Common pots prepared by neighbors feeding thousands in Peru

first_imgLIMA, Peru (AP) — A survival strategy that first appeared in Peru’s capital four decades ago during the country’s civil conflict has become vital since the coronavirus pandemic arrived in the South American nation. People across the country are cooking in neighborhood “common pots,” banding together to provide to feed children and adults alike. In Lima, Genoveva Satalaya and her neighbors walk through the food markets hoping to find a kind merchant who will donate food to help fill the common pot for their neighborhood. They can prepare lunch only Monday through Friday because there’s not enough food for other meals. Their pot feeds 120 people, including seniors, children and pregnant women.last_img read more


Editorial: Planned Sunflower coal plant ‘is an idea whose time has expired’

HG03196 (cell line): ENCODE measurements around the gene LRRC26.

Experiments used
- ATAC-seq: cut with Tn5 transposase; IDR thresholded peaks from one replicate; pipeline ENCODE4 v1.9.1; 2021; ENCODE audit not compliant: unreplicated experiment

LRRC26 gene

first_imgEditorial: Planned Sunflower coal plant ‘is an idea whose time has expired’ FacebookTwitterLinkedInEmailPrint分享The Kansas City Star:What Kansas really needs is a nice new asbestos plant or metal mine. Maybe we could bring back production of lead paint or the Ford Pinto. Or strictly as a backup, a power plant fired by “beautiful, clean coal” sending beautiful, clean mercury, arsenic and dioxins into the atmosphere, along with a whole delightful mélange of greenhouse gases.Even proponents of that last one have got to know that The Star’s report of “significant interest” in a new coal-fired power plant in Holcomb, outside Garden City, reflects the very latest thinking from the 1880s.There is a reason that no such facility has been built in this country in the last four years, and that not one is under construction, either.Kansas gets more than a third of its electricity from wind energy — more than any other state. Both wind and solar power are getting more cost-effective all the time, and coal ever less competitive.Yet Hays-based Sunflower Electric Power Corporation has asked for an 18-month extension of the permit it needs “to finalize the arrangements that would support its construction” of a plant it doesn’t need, according to the request it sent to the state. The Kansas Department of Health and Environment (KDHE) renewed the permit through March 27 of next year.Unnecessary, expensive and bad for the environment, this project is an idea whose time has expired.More: Kansas doesn’t need new coal-fired power plant spewing ‘beautiful, clean’ toxinslast_img read more